I’m Not Convinced…

June 20, 2016

X95: where every journey is an adventure

…That as bus route straplines go (and since when did bus routes start having their own straplines?), ‘Where every journey is an adventure’ is precisely what I want out of a bus journey, but that may be why I’m not in bus marketing.

brompton on bus

Fortunately there were no unexpected adventures for the Brompton and me as we made our way multimodally from Duns to home. By car this is a 2.5 hour drive, 3 hours if you stop for coffee in Moffat. By public transport this meant a 45 minute drive to Galashiels, 2 hour bus ride to Carlisle, 40 minute wait, 45 minute train journey to Bigtown and a 45 minute cycle home (OK, so maybe that was a bit of an adventure).

Still it made for excellent progress on my sock, which has been sadly hampered by my failure to get selected for jury service earlier this month.

sock progress

Knitting: Turning every inconvenience into a sock


101 Uses for a Brompton: Getting Directions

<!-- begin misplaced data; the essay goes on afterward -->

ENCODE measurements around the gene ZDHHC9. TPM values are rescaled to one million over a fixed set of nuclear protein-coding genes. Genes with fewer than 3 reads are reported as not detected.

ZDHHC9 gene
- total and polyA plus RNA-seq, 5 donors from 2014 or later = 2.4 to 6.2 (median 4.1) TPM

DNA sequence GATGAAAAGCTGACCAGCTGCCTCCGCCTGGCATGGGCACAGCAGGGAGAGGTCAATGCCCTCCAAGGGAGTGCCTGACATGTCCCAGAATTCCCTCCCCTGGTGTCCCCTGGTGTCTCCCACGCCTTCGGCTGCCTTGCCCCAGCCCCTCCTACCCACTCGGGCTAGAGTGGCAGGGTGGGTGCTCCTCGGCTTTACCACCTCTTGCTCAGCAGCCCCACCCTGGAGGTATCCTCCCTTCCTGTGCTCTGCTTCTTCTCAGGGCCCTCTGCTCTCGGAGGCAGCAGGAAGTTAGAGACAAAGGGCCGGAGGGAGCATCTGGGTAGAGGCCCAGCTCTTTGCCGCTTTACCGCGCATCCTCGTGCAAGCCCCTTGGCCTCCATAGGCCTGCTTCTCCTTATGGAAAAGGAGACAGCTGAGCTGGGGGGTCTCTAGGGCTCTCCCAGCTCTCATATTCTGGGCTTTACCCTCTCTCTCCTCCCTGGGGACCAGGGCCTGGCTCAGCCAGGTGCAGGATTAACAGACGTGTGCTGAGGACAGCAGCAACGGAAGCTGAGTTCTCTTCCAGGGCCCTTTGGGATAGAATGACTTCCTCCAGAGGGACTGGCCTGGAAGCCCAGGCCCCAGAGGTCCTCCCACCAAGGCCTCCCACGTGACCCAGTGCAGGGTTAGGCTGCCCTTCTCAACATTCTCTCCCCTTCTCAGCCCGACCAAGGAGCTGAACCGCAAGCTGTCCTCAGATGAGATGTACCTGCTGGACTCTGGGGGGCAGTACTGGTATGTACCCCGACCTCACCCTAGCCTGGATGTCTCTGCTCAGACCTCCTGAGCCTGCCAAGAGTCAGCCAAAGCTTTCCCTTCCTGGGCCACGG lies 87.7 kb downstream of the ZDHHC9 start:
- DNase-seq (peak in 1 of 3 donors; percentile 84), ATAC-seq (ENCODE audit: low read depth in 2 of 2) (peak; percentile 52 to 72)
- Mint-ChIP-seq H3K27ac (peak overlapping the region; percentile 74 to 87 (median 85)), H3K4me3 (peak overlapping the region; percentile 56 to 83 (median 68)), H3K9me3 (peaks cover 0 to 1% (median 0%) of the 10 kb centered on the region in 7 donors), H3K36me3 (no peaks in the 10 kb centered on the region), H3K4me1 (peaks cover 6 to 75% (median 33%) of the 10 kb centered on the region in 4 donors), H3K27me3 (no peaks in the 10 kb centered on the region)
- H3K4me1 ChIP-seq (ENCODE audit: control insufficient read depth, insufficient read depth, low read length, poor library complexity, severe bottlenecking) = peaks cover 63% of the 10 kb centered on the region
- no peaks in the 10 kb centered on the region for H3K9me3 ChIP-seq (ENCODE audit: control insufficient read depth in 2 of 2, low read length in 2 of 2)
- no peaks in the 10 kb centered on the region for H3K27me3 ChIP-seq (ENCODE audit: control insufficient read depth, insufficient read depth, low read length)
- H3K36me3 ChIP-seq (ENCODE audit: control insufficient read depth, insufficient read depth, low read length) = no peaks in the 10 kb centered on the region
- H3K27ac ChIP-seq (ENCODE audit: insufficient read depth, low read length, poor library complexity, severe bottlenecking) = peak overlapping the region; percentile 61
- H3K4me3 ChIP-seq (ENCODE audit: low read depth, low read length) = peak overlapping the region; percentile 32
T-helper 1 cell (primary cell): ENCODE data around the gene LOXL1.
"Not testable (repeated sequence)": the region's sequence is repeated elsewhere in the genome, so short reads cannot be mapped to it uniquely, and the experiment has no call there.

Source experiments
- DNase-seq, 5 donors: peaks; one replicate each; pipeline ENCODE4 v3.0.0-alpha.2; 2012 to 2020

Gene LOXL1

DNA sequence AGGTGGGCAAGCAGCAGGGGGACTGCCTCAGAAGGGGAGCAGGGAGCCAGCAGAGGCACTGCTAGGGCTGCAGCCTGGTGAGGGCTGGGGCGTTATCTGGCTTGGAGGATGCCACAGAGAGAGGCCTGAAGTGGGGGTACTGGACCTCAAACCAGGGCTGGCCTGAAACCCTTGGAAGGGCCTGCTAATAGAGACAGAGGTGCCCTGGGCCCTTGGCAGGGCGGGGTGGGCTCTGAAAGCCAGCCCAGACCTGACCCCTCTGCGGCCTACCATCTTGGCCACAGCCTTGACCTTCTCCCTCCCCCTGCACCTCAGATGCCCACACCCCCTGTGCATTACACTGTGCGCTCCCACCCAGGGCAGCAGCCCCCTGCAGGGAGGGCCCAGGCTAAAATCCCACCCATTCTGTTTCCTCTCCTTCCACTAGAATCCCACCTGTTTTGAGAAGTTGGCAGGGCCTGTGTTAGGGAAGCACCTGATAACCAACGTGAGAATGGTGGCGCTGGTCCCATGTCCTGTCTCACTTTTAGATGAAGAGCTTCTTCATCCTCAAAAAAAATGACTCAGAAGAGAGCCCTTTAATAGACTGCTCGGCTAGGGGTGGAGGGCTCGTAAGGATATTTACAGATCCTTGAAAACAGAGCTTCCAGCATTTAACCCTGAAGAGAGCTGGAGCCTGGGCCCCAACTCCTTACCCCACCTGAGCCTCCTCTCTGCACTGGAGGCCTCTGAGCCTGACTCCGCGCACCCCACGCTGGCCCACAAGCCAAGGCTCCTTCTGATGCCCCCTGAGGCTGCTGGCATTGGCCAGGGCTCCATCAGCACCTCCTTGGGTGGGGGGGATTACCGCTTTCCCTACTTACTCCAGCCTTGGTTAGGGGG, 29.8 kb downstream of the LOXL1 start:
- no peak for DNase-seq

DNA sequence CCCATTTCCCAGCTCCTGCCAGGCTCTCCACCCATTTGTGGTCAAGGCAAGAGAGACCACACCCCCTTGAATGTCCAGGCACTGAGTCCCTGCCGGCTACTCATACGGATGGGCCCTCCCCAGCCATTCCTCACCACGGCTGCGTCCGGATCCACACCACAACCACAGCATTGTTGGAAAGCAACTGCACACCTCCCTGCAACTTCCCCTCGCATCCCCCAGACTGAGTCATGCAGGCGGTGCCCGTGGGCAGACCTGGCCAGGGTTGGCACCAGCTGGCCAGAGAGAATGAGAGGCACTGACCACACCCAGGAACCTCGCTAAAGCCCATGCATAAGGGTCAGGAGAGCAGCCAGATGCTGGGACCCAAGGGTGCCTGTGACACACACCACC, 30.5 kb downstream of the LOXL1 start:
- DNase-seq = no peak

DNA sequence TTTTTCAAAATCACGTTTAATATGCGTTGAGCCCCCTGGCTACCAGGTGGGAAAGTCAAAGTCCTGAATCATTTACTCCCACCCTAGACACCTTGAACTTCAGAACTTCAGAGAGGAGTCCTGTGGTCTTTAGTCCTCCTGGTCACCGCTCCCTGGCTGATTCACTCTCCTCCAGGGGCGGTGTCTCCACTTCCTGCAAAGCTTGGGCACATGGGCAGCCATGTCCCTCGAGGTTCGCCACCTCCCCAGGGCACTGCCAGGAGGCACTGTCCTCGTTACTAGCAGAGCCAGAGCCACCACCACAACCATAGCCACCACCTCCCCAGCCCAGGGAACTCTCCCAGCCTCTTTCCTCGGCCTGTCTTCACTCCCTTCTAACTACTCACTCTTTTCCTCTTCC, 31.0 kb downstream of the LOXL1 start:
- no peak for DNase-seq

September 7, 2015

I am in That London with my Brompton for a flying visit, having been asked to help chair a round table (I still get Monty Python songs going round my head whenever I hear that phrase; no doubt eventually I will grow out of it*) for the Near Miss Project which is researching cyclists’ experiences of all those scary moments where your life and usually the tail end of a double-decker bus passes before your eyes which means you get to both help science AND have an audience for all those ‘and then you won’t believe what the driver did …’ stories that your nearest and dearest have long since stopped listening to (and if you missed being part of the Near Miss Project last year, never fear, they are recruiting again). This meant Bromptoning from Euston to Vauxhall yesterday, a trip which went reasonably well, adjusted for the fact that I decided to improvise a little in Soho and found myself unexpectedly heading northeast with the firm conviction that I was going south, something that could happen to anybody as long as that person has the sense of direction of a compass in a tin mine.